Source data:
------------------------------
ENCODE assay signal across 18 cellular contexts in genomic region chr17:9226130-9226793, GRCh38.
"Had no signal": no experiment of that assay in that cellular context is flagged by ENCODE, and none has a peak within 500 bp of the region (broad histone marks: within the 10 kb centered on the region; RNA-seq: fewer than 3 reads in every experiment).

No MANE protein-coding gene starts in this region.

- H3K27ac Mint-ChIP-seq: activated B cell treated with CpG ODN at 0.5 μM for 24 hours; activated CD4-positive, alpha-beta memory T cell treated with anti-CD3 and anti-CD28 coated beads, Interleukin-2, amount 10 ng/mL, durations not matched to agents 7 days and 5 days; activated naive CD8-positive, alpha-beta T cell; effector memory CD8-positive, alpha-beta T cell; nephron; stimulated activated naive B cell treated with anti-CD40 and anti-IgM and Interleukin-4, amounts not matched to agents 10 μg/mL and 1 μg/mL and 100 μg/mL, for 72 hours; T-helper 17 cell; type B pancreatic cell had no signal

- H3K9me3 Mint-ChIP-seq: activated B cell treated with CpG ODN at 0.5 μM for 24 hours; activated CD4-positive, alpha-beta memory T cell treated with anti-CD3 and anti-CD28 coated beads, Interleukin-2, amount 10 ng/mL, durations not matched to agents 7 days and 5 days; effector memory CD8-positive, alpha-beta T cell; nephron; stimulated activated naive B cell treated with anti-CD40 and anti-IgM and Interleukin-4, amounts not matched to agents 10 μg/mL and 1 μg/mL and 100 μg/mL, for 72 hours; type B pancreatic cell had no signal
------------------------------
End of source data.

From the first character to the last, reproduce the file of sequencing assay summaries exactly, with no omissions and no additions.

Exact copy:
ENCODE assay signal across 18 cellular contexts in genomic region chr17:9226130-9226793, GRCh38.
"Had no signal": no experiment of that assay in that cellular context is flagged by ENCODE, and none has a peak within 500 bp of the region (broad histone marks: within the 10 kb centered on the region; RNA-seq: fewer than 3 reads in every experiment).

No MANE protein-coding gene starts in this region.

- H3K27ac Mint-ChIP-seq: activated B cell treated with CpG ODN at 0.5 μM for 24 hours; activated CD4-positive, alpha-beta memory T cell treated with anti-CD3 and anti-CD28 coated beads, Interleukin-2, amount 10 ng/mL, durations not matched to agents 7 days and 5 days; activated naive CD8-positive, alpha-beta T cell; effector memory CD8-positive, alpha-beta T cell; nephron; stimulated activated naive B cell treated with anti-CD40 and anti-IgM and Interleukin-4, amounts not matched to agents 10 μg/mL and 1 μg/mL and 100 μg/mL, for 72 hours; T-helper 17 cell; type B pancreatic cell had no signal

- H3K9me3 Mint-ChIP-seq: activated B cell treated with CpG ODN at 0.5 μM for 24 hours; activated CD4-positive, alpha-beta memory T cell treated with anti-CD3 and anti-CD28 coated beads, Interleukin-2, amount 10 ng/mL, durations not matched to agents 7 days and 5 days; effector memory CD8-positive, alpha-beta T cell; nephron; stimulated activated naive B cell treated with anti-CD40 and anti-IgM and Interleukin-4, amounts not matched to agents 10 μg/mL and 1 μg/mL and 100 μg/mL, for 72 hours; type B pancreatic cell had no signal